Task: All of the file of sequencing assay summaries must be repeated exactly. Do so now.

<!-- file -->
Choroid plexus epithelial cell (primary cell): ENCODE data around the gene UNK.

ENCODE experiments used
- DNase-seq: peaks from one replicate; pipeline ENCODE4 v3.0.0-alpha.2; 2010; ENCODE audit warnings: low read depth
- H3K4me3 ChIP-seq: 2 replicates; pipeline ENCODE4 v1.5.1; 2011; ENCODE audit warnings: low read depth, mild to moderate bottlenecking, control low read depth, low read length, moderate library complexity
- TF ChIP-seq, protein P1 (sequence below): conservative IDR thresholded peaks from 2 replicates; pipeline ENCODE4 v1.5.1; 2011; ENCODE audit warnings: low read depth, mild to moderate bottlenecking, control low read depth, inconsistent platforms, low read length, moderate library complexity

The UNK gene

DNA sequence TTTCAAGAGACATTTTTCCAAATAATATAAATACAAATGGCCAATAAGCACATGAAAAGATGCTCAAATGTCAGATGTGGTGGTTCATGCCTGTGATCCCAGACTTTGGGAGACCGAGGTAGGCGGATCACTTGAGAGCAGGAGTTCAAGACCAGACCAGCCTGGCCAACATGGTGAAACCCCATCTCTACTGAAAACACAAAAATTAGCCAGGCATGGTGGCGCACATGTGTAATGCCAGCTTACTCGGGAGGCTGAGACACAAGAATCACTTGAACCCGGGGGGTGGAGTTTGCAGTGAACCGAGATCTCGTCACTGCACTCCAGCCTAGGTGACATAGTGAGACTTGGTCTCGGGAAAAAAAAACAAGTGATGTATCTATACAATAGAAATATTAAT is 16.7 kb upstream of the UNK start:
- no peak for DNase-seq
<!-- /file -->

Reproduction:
Choroid plexus epithelial cell (primary cell): ENCODE data around the gene UNK.

ENCODE experiments used
- DNase-seq: peaks from one replicate; pipeline ENCODE4 v3.0.0-alpha.2; 2010; ENCODE audit warnings: low read depth
- H3K4me3 ChIP-seq: 2 replicates; pipeline ENCODE4 v1.5.1; 2011; ENCODE audit warnings: low read depth, mild to moderate bottlenecking, control low read depth, low read length, moderate library complexity
- TF ChIP-seq, protein P1 (sequence below): conservative IDR thresholded peaks from 2 replicates; pipeline ENCODE4 v1.5.1; 2011; ENCODE audit warnings: low read depth, mild to moderate bottlenecking, control low read depth, inconsistent platforms, low read length, moderate library complexity

The UNK gene

DNA sequence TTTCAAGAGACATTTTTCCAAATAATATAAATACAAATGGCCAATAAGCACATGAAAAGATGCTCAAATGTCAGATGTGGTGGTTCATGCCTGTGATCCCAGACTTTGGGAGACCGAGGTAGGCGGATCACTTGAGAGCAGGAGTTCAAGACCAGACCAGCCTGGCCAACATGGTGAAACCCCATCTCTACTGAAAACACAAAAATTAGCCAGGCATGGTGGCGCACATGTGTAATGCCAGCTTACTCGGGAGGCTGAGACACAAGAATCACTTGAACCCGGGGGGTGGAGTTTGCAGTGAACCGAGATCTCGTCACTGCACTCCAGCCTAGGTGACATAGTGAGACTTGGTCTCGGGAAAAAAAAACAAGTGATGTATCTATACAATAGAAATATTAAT is 16.7 kb upstream of the UNK start:
- no peak for DNase-seq